An increasingly popular view in scholarly literature and public debate on implicit biases holds that there is progressive moral potential in the discomfort that liberals and egalitarians feel when they realize they harbor implicit biases. The strong voices among such discomfort advocates believe we have a moral and political duty to confront people with their biases even though we risk making them uncomfortable. Only a few voices have called attention to the aversive effects of discomfort. Such discomfort skeptics warn that, (...)
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  10.  12
    Why Epistemic Reductionism Won’T Save the Moral Error Theorist.Alex Murphy - 2020 - Ethical Theory and Moral Practice 23 (1):53-69.
    Moral error theorists often respond to the epistemic companions in guilt strategy by adopting the Disparity Response: reject the putative parity between moral and epistemic reasons and claim that though the former are irreducibly normative, the latter aren’t. I argue such a response fails. Expanding on Das’ Australas J Philos 95:58–69, work I present a master argument against Disparity Responses: the arguments moral error theorists use to advance their conceptual claim apply in the epistemic domain also. This prohibits the error (...)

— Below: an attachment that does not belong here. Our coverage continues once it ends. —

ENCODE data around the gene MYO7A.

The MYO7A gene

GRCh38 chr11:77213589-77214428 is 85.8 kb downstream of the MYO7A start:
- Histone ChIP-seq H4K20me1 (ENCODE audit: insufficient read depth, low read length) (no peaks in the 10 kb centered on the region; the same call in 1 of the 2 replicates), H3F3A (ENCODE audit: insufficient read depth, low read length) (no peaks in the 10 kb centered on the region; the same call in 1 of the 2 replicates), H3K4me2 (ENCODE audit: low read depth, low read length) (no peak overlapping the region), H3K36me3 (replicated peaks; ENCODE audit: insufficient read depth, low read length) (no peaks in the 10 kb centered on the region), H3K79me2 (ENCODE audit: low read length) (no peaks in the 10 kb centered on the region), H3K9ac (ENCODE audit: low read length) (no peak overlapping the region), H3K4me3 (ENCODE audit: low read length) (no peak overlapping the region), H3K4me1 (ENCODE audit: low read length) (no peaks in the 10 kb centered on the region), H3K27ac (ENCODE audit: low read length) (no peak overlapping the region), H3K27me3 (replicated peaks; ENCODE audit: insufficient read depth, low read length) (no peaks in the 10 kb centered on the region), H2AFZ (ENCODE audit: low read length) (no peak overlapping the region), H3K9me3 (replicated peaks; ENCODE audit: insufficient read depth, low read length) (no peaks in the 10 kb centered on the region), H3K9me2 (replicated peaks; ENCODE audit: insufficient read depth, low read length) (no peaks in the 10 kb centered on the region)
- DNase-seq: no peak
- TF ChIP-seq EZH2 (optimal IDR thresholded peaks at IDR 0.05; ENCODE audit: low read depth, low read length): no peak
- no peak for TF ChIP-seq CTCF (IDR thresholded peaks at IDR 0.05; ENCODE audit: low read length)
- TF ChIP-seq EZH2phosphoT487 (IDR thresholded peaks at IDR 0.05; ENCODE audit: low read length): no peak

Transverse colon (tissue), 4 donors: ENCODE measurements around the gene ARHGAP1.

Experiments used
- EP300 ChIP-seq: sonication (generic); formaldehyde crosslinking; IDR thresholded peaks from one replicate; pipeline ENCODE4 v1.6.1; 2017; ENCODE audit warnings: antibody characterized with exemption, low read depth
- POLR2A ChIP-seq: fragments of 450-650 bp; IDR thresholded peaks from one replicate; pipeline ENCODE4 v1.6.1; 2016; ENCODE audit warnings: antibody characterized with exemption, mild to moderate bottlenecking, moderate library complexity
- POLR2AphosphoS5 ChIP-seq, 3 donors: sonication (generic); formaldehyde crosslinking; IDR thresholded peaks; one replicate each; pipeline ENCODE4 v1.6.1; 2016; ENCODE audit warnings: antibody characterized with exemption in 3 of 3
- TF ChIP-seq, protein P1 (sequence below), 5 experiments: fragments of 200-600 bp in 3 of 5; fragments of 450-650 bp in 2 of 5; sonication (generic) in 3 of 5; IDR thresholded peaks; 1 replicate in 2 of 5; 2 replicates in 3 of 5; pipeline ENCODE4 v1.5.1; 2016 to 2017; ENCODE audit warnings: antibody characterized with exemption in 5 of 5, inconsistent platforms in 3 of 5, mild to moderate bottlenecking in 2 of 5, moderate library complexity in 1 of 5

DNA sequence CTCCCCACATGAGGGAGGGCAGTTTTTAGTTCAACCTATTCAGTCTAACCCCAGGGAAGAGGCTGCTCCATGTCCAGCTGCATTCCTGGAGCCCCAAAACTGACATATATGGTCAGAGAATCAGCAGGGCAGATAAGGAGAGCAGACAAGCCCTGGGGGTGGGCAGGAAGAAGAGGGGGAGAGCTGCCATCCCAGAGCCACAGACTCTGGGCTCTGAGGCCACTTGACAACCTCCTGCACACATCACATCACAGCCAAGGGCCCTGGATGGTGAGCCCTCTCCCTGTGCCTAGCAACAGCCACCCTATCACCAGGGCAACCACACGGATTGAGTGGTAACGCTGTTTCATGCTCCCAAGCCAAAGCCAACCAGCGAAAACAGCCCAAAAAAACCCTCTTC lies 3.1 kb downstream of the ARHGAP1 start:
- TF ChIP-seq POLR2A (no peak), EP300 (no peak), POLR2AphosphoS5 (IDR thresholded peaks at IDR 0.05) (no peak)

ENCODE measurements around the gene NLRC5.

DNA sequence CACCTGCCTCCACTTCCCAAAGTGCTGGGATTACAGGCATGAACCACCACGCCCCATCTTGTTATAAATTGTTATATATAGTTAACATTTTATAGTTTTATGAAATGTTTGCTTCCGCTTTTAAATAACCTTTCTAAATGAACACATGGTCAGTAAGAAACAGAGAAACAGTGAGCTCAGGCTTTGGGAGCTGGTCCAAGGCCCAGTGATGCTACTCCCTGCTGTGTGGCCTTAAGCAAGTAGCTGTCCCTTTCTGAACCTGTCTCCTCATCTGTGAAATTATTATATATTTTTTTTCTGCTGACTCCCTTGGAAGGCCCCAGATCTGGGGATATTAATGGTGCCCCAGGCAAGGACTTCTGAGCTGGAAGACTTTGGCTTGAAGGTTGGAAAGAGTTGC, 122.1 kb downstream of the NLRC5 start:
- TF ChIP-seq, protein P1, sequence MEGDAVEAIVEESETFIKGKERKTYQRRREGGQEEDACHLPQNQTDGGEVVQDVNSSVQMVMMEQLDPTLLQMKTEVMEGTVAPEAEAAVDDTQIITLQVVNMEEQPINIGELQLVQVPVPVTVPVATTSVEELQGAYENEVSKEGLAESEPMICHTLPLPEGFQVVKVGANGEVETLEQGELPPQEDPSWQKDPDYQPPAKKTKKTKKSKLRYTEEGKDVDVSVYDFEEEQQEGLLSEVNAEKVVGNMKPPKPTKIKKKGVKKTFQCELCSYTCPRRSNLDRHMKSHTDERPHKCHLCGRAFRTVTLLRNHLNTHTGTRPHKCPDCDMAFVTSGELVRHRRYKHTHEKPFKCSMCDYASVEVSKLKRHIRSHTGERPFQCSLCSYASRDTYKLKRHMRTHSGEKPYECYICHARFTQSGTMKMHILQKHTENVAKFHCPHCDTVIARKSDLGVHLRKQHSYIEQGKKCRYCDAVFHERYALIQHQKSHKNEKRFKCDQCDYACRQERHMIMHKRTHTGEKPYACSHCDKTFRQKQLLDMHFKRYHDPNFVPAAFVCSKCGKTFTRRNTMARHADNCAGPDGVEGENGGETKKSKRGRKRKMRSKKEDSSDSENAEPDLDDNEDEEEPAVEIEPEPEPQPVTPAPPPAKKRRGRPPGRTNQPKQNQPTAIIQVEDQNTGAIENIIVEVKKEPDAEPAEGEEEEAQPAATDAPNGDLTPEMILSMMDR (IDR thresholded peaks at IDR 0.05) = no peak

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  11.  15
    Moral Consistency Reasoning Reconsidered.Norbert Paulo - 2020 - Ethical Theory and Moral Practice 23 (1):107-123.
    Many contemporary ethicists use case-based reasoning to reach consistent beliefs about ethical matters. The idea is that particular cases elicit moral intuitions, which provide defeasible reasons to believe in their content. However, most proponents of case-based moral reasoning are not very explicit about how they resolve inconsistencies and how they abstract principles from judgments about particular cases. The aim of this article is to outline a methodology—called Consistency Reasoning Casuistry—for case-based reasoning in ethics. This methodology draws on Richmond Campbell and (...)